Friday, 2 March 2012


I'm not one for putting things in conceptual boxes, but jobs seem to all into these categories. Here they are with their fate in an RBE. Although it's true that some work is truly worthwhile and/or rewarding, realisticaly we have to have jobs in this system.

1) Jobs purely relating to money. Cashiers, bankers and financial investors, insurance, etc. An RBE has no money so these jobs don't need doing (though if they want to carry on playing, I suppose they can).

2) Jobs that can be automated. Already an increasing number, but if a machine can do your job you won't have to, which by any sane measure is good. Unhindered, automation will take on more and more work with technical progress.

3) Jobs with perverse incentives. I'm thinking of things like jobs in the health sector. Yes, making people well is good, but the system contributes to making people ill, and that keeps health workers in work. In an RBE, ill health prevention would precede making people well.

4) Jobs that are actively destructive. For example, selling cigarettes. Whilst an RBE would not be puritanical, selling people something that makes them ill is insane. In our current system it creates work for the stop smoking industry, and those who must try to cure the illnesses smoking cause. More seriously, arms manufacture, which depends on war being started and escalated.

5) Futile jobs. I'm thinking of menial jobs, like giving out leaflets that people don't want, or selling things that people don't want. In an RBE ther would be information about products snd services, but no-one dishing out leaflets about pizza places miles away.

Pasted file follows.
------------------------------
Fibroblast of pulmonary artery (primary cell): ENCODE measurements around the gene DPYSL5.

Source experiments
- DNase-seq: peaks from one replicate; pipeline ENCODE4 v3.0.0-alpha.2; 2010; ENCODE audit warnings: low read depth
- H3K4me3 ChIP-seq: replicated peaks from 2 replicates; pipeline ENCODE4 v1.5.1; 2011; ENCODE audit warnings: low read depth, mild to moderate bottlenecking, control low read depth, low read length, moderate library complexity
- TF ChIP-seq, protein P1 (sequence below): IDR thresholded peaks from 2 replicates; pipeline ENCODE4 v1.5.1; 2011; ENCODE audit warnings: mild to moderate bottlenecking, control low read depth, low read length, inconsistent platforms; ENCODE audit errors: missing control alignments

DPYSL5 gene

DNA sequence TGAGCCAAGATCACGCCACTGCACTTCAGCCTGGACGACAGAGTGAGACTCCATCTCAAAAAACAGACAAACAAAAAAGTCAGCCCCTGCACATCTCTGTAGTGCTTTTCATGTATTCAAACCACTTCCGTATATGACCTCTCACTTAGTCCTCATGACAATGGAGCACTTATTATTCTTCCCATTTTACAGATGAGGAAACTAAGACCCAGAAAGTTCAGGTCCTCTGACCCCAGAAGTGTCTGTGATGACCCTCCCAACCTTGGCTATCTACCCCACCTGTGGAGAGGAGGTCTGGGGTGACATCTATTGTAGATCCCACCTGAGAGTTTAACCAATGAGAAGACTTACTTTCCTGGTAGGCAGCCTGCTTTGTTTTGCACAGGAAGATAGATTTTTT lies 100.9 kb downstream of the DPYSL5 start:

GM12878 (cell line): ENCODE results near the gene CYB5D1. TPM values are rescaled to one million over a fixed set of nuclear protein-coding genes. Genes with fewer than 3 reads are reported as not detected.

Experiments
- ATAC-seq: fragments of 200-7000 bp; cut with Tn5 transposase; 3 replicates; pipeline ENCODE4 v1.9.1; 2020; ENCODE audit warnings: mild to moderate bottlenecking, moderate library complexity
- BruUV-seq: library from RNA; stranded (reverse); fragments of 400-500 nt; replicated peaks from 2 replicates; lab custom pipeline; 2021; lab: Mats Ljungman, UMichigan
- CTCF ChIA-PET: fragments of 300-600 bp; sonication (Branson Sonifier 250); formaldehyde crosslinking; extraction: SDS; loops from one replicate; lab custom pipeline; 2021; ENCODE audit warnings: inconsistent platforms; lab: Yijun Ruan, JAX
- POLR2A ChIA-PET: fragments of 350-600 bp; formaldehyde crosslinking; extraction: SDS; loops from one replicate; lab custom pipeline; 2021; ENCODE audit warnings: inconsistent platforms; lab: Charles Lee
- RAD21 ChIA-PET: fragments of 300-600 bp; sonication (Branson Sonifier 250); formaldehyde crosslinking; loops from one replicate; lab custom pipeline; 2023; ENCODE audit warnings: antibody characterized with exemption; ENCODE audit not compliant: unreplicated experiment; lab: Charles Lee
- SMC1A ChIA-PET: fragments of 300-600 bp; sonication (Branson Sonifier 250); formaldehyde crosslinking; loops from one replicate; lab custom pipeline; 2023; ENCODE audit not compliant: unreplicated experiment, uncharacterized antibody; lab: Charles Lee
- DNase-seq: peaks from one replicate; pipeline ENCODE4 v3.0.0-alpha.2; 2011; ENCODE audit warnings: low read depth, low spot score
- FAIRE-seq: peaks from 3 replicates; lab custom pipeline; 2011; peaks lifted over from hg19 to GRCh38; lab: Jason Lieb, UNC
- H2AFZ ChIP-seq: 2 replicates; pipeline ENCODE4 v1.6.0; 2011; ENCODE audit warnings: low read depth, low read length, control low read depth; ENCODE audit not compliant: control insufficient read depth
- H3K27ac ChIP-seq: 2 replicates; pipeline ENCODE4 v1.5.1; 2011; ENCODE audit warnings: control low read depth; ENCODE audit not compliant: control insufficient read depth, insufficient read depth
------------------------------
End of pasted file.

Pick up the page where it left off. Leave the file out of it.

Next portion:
6) Advertising. I think this is a class of its own. There is a creative element in some advertissing which can be admired and enjoyed. It is the end to which that creativity is put which is pointless or perhaps even destructive. Trying to get people to buy what they don't need, or a different brand of what they do need.

7) Jobs fixing things that shouldn't have broken. As we know, the need for consumption to generate 'growth' means "make to break". This generates work in the repairs and maintenance field.

8) Jobs of duplication. It must be dreadfully inefficient to have people making different species of the same widget. We just need the best  washing machine / car / mobile phone / computer or whatever. By co-operating, technologists can make ever more reliable and functional widgets. To compete you need built in obsolescence (see 7) and pointless variation between products, so that parts aren't interchangeable.

What is left is only work that helps meet human need and cannot be automated (transitionally - has not been automated yet). 

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